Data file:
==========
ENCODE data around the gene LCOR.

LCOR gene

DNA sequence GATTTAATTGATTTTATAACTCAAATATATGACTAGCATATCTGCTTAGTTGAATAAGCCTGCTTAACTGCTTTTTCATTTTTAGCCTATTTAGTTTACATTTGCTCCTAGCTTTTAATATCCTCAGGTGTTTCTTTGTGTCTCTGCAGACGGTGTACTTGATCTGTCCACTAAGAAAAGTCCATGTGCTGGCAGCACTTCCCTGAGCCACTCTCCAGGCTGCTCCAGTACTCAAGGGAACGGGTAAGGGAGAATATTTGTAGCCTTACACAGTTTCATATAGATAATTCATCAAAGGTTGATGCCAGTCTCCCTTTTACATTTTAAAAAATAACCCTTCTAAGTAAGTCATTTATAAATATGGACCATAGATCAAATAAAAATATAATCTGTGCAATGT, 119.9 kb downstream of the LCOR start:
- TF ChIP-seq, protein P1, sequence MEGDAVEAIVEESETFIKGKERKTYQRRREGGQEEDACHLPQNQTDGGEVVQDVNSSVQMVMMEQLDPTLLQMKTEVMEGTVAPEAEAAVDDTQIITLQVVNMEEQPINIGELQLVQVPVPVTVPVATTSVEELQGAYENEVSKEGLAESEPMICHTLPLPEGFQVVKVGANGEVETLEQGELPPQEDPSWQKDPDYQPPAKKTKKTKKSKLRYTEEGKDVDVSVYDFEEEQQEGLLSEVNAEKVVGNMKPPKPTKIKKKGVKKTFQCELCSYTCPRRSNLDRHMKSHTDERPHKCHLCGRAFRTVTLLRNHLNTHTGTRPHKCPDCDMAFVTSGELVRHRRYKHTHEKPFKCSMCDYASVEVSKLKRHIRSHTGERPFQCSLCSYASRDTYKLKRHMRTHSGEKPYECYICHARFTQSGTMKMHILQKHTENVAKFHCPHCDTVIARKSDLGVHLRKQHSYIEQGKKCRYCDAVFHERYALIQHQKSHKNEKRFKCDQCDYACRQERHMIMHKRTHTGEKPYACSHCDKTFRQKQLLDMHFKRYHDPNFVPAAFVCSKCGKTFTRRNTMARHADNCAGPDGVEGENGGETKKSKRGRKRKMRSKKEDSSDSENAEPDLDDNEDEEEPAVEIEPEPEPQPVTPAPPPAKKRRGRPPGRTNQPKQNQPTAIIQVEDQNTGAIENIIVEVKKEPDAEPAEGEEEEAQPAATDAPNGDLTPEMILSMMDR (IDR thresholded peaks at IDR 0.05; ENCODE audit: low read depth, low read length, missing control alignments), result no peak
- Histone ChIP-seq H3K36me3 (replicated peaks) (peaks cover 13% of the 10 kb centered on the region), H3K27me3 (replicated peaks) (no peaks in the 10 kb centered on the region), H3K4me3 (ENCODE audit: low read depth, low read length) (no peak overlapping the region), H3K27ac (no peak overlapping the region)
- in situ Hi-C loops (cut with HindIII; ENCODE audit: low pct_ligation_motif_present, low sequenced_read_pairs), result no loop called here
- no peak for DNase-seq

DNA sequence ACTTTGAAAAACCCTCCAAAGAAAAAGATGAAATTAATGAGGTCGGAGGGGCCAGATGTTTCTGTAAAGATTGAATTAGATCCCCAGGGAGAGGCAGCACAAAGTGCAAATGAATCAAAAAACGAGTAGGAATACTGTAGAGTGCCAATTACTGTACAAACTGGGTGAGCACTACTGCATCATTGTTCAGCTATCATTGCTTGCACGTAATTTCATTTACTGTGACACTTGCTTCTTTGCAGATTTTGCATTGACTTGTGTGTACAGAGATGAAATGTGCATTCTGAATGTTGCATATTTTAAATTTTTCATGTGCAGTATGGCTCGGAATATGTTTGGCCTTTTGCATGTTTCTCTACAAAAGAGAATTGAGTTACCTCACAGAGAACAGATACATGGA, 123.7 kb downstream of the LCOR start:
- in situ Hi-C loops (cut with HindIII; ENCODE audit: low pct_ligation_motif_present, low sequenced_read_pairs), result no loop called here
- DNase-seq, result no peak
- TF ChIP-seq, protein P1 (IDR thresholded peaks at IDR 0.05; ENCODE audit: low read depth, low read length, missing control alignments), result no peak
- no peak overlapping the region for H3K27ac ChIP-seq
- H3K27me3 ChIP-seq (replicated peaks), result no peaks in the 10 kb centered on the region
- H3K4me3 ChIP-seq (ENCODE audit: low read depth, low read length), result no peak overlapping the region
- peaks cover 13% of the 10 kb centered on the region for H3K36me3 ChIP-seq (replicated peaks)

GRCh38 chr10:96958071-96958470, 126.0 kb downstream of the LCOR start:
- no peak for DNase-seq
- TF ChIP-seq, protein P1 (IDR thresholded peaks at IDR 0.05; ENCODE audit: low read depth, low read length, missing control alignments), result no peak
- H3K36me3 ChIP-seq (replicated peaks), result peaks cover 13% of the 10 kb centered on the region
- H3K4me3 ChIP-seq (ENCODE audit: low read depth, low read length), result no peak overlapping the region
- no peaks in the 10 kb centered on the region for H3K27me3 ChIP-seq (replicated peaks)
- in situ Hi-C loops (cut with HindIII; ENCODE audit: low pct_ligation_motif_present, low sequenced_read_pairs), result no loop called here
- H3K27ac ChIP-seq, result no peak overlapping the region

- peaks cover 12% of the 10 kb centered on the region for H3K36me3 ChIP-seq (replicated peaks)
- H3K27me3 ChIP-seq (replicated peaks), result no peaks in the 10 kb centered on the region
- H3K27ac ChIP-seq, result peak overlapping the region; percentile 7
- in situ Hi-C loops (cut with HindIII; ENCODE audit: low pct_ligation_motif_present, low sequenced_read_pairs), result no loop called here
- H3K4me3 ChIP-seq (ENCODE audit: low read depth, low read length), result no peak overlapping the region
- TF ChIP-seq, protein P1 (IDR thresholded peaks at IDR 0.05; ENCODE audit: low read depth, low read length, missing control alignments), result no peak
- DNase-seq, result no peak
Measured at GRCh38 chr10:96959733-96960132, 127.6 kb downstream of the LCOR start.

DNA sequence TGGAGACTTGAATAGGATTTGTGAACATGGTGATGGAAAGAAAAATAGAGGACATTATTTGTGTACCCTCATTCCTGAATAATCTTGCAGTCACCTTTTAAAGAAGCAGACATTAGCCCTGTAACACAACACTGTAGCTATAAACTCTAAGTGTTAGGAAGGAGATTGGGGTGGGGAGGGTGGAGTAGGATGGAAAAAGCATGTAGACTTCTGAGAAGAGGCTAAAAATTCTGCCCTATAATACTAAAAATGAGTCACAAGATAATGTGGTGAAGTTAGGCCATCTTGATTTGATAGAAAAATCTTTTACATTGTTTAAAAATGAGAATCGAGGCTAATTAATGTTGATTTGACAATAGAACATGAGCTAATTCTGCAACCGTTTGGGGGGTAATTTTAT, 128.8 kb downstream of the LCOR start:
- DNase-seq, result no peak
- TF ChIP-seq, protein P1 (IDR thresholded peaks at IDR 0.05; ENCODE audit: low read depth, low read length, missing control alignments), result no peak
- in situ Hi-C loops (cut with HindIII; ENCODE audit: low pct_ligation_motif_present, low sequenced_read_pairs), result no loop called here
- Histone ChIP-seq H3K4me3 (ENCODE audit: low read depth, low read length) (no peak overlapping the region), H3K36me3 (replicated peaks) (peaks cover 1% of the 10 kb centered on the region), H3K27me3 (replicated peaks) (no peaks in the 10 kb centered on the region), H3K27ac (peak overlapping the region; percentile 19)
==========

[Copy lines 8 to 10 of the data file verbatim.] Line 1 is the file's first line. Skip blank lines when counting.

DNA sequence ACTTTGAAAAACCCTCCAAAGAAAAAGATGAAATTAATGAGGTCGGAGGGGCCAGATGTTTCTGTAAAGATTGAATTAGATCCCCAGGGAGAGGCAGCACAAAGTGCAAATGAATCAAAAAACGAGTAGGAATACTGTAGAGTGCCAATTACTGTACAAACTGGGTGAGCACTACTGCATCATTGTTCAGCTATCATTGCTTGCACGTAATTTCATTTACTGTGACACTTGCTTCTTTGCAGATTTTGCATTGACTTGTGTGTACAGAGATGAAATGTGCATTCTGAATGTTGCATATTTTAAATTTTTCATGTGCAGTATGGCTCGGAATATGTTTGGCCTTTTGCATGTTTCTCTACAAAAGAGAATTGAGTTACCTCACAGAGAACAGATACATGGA, 123.7 kb downstream of the LCOR start:
- in situ Hi-C loops (cut with HindIII; ENCODE audit: low pct_ligation_motif_present, low sequenced_read_pairs), result no loop called here
- DNase-seq, result no peak